husband’s assets. Although the wife had been pregnant at the
time of the marriage and her parents had exerted pressure on the
couple to marry before the birth of the child, this situation was
known to all parties and did not undermine the freedom of their
choice over the terms of the prenuptial agreement. It was pressure
to marry rather than pressure to sign the agreement. The agreement
was to cover the first five years after the wedding and provided
that in the event of divorce, or separation for more than six
months, the wife should receive £100,000 to be increased by
10% per annum compound. It also expressly provided that the husband
would make reasonable financial provision for any children
including the provision of a home for both wife and children.
Rodger Hayward Smith QC, sitting as a deputy High Court judge,
decided that, in exercising his discretion under s 25 of the
Matrimonial Causes Act 1973, the agreement was the determining
factor in relation to capital provision. He made a lump sum order
for £120,000 in accordance with that agreement. He then
considered the proper level of periodical maintenance and the
provision of housing for the child and made further orders in
respect of these matters that turn essentially on the facts of the
case rather than examination of the law.

Comment: Rodger
Hayward Smith QC distilled from the authorities on prenuptial
agreements a list of key questions (see pp 131–132), which
provide a helpful framework within which to consider the effect of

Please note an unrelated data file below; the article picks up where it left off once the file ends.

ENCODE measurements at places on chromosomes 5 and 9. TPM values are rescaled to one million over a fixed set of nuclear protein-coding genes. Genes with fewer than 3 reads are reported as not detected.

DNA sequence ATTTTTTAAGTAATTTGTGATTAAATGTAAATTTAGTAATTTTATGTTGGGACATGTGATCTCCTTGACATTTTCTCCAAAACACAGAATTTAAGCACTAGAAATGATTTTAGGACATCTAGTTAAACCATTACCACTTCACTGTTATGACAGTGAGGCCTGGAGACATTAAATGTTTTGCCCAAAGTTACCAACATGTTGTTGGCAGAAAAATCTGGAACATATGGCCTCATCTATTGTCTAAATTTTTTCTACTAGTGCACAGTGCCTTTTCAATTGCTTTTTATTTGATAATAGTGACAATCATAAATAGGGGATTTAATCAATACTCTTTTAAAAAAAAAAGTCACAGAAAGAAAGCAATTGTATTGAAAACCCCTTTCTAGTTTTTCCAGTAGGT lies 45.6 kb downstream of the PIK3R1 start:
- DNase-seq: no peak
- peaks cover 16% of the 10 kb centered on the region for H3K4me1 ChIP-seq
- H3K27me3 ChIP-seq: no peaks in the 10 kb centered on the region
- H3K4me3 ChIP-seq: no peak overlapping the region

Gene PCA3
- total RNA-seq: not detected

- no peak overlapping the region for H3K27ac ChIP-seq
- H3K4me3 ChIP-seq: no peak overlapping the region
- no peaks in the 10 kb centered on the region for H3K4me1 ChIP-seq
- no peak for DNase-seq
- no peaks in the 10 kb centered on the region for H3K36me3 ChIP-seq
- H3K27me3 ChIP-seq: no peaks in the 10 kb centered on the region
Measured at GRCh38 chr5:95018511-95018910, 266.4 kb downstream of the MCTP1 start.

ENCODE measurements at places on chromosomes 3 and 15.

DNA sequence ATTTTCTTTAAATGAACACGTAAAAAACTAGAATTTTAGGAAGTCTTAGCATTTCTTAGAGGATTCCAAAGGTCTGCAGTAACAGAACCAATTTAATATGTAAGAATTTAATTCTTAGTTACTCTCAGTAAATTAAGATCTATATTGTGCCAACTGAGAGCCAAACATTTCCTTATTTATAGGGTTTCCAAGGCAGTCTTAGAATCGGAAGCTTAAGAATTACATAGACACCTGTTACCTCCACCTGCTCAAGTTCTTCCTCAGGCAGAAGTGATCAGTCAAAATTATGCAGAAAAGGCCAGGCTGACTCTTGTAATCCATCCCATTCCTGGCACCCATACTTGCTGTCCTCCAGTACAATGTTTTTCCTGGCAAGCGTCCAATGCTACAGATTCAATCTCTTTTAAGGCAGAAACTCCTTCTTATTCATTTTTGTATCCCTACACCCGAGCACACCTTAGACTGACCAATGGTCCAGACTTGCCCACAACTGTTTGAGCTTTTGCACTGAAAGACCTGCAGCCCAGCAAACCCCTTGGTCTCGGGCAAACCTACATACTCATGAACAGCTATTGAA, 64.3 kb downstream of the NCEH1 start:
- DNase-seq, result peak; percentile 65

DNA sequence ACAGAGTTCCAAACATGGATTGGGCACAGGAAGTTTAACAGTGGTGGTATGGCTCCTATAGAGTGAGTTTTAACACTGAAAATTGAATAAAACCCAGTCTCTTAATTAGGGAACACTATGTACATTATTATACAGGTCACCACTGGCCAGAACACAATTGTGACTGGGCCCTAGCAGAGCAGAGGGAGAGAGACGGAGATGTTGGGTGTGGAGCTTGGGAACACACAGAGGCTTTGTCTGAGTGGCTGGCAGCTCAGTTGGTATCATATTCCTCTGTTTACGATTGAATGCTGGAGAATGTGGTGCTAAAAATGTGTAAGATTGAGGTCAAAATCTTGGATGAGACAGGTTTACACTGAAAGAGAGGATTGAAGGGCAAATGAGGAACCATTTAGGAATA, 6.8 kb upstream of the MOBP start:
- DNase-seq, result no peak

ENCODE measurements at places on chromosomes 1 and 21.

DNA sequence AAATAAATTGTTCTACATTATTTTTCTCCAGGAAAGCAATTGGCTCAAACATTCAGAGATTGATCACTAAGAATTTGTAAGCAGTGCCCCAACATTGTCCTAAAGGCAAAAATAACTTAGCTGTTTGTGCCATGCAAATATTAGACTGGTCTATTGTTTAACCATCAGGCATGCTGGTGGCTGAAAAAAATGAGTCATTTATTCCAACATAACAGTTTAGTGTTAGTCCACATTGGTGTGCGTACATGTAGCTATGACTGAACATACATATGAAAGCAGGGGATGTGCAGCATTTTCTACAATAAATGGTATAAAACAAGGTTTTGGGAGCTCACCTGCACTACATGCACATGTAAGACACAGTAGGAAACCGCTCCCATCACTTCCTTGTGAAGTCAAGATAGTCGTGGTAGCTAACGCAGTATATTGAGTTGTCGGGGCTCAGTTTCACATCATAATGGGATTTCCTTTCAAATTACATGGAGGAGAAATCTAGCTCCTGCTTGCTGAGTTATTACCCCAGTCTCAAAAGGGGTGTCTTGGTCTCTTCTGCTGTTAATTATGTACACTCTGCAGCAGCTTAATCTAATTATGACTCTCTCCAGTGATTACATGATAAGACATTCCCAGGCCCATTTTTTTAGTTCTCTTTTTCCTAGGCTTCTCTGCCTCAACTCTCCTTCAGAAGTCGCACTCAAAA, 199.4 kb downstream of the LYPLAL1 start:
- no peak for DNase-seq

prenuptial agreements. They relate first to the quality of the
decision to sign: understanding, advice, undue pressure, and abuse
of position. These questions would be relevant to most prenuptial
agreement cases. They then examine issues of clarity and
interpretation in terms that necessarily relate to the details of
the particular agreement in question. Finally, they turn to
consider the weight to be given to those terms. First, examining
whether they would lead to injustice. It was found that there would
be no injustice in holding the wife to the agreement in relation to
capital provision and that it would in fact be unjust to the
husband to ignore the agreement. In the light of this, the
agreement was one of the circumstances to be taken into account
under s 25 of the Matrimonial Causes Act 1973, indeed making the
agreement was conduct that it would be inequitable to disregard
(under s 25(2)(g)). Rodger Hayward Smith QC was reassured by the
decision in S v S
[1997] 2 FLR 100 and M v
[2002] 1 FLR 654 that he was not breaking new ground by
taking the agreement into account. However, it should be noted that
neither of these earlier cases involved accepting the precise terms
of the prenuptial agreement as happened in this case. In the
earlier decisions, the agreement was seen as a relevant factor but
not determinative of the order to be made. In M v M in particular, it
was difficult to see what difference the reference to the terms of
the agreement actually made.

Fairness more
important than clean break


F v F
(Clean Break: Balance of Fairness)
[2003] 1 FLR 847,

BFLS 4A[800]

In F v F (Clean Break: Balance of
[2003] 1 FLR 847, FD Singer J considered how
equality could be achieved where there was considerable illiquidity
of assets. He found that the wife should be provided with an annual
income of £75,000 (the husband’s was assessed at
approximately £450,000). This would require an increase in the
Duxbury fund of some £550,000 over and above the
husband’s proposal. However, the bulk of the husband’s
assets comprised shares in his company, worth approximately
£2.8 million but not reasonably realisable. Singer J held that
a clean break in these circumstances would not be feasible, nor
appropriate, nor just. The statutory requirement to consider a
clean break did not override the obligation to achieve a fair
outcome and in this case there was nothing to displace the fairness
of an approximately equal division as encouraged by the House of
Lords in White v White